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DIY HVAC Repair 101: What Every Homeowner Should Know


You’ve just purchased a new home. The foundation is good, the structure is strong, but what about the HVAC system? While most homeowners contact air conditioning repair companies to assess their units, others like to do the work themselves. Although it might seem like a good idea to avoid air conditioning repair companies, consider these tips before starting your project.

DO: Assess the former homeowner’s maintenance habits.
As you walk through the house, it’s fairly simple to tell if the previous property owner kept up the home. This includes the HVAC framework too. In the event that the house is in a conspicuous condition of disregard, calendar an investigation of your warming and aerating and cooling framework as soon as possible.

DO: Replace air filters and clean exterior A/C units now and regularly thereafter.
Despite the state of the home, experts recommend replacing dirty air filters and hosing down the open air A/C unit to clear it of debris. Make sure the air conditioning unit is level, on a pad, and that all electrical connections are tight.

DON’T: Assume your home inspector thoroughly inspected your HVAC system.
Contrary to belief, home inspectors are not educated on the ins and outs of HVAC systems. Regardless of the appearance, it is suggested to have an HVAC professional look inside the framework of the unit. The coils, blower system, mold, and evidence of animal interruption must all be inspected.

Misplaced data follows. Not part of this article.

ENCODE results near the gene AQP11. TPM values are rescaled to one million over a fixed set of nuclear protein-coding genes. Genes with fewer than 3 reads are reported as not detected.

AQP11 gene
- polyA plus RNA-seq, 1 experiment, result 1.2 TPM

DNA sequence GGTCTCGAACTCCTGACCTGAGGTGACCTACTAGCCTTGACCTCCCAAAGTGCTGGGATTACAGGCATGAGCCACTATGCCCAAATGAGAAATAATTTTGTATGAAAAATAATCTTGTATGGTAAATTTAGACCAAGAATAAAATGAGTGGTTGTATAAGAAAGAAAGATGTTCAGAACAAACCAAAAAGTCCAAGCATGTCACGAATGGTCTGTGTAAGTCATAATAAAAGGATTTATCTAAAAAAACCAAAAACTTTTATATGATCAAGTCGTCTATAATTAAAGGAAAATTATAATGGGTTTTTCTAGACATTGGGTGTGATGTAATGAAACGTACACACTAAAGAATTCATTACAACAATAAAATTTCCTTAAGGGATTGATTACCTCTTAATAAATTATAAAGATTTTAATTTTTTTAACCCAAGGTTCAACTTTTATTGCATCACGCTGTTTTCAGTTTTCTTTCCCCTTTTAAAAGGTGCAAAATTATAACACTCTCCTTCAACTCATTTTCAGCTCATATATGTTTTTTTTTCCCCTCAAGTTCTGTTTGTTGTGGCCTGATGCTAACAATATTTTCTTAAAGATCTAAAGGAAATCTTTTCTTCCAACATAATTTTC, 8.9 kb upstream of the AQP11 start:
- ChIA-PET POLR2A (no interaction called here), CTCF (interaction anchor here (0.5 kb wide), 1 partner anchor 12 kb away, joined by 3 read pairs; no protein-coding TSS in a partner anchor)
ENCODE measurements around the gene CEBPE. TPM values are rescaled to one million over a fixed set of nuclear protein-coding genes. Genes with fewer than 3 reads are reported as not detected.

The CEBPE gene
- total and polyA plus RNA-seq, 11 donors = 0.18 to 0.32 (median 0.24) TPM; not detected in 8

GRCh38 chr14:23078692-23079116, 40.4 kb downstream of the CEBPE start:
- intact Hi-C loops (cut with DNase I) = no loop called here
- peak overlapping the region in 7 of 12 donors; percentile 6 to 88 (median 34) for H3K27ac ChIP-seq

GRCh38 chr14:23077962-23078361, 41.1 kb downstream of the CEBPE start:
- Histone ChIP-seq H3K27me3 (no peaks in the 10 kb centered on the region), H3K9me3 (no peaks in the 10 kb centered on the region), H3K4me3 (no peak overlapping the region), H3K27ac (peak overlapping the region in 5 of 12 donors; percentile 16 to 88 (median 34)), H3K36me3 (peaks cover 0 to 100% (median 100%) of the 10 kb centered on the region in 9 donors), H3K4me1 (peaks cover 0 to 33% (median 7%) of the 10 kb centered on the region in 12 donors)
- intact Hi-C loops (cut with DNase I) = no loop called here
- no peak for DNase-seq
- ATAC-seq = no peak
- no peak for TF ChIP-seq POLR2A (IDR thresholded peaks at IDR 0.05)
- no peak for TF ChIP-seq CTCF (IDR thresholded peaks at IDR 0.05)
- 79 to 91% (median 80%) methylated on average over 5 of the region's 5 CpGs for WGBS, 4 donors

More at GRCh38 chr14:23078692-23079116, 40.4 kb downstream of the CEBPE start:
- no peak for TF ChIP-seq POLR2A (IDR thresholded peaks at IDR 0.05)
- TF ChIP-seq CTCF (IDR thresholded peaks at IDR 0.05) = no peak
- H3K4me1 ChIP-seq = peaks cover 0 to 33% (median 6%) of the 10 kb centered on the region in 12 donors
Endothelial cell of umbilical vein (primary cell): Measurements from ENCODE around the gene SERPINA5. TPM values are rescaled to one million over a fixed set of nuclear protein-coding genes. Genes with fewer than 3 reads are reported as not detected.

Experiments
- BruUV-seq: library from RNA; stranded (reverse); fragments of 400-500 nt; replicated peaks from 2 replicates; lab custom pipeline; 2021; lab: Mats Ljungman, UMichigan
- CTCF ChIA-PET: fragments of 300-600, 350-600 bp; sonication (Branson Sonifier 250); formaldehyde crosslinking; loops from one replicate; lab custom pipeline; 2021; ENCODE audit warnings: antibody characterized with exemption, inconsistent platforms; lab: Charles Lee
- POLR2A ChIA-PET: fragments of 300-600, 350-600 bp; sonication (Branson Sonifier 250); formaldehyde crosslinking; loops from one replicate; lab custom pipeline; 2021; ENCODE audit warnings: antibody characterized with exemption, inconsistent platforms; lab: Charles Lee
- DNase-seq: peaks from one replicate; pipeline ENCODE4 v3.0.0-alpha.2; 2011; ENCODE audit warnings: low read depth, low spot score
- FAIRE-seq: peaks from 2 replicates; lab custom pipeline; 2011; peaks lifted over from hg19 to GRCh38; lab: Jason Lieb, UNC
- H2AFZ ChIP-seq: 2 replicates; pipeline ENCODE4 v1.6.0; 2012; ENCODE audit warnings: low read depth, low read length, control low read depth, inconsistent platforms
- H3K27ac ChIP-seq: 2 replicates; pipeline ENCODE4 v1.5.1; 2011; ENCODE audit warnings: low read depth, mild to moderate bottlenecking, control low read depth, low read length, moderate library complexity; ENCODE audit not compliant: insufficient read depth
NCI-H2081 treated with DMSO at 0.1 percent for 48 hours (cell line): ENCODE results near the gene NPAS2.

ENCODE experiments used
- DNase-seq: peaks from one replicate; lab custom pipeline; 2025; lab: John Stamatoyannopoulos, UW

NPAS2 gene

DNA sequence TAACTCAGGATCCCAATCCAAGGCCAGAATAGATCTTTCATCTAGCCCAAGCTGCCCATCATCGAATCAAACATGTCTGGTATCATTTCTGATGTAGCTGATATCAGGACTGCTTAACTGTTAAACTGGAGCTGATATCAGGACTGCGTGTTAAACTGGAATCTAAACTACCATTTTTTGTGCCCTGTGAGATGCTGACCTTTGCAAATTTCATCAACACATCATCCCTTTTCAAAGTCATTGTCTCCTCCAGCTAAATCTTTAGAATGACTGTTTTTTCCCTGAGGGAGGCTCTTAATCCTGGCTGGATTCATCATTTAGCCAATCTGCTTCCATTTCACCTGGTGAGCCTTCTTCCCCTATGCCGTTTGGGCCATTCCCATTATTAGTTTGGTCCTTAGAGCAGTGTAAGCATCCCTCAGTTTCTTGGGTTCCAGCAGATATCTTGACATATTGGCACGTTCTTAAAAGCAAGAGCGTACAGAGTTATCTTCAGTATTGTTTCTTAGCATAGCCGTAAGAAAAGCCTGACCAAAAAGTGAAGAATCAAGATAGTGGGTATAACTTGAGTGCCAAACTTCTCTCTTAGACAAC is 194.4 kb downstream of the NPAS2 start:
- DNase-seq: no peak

DON’T: “Play” electrician.
Changing an indoor regulator may appear to be fairly simple, but if you don’t turn off the power, you could blow a transformer or breaker. You also run the chance of harming the control board if you do not properly set up the wiring. If you don’t have experience working with power, simply call a heating and air conditioning repair service.

DO: Talk with an HVAC specialist about air quality concerns.
Old warming and aerating and cooling frameworks can greatly decrease air quality. If the past property owner either had pets or smoked, there could be dust and allergens in the ventilation work. Experts recommend having the ventilation work assessed along with the framework inspection to control hypersensitivities.

DO: Plan and budget for replacing your HVAC system in advance.
Regardless of its condition, once your unit has reached 10 years of age or is soon approaching it, you should begin budgeting for an HVAC replacement. On average, a new HVAC unit lasts about 12 to 15 years. Heating and air conditioning contractors are aware of this fact and can recommend the best unit for your home. Planning your budget ahead of time allows you to avoid any surprises that may come up.

While it may not seem too complicated, performing your own HVAC work is no simple job. The HVAC industry employs over 301,123 people in the U.S. because it is a job that requires proper training and education on heating and air conditioning units. Don’t risk ruining your unit, your home, or even your life without proper training. If the above tips seem too complicated, contact one of the 85,469 air conditioning repair companies in the nation to help service your unit this summer.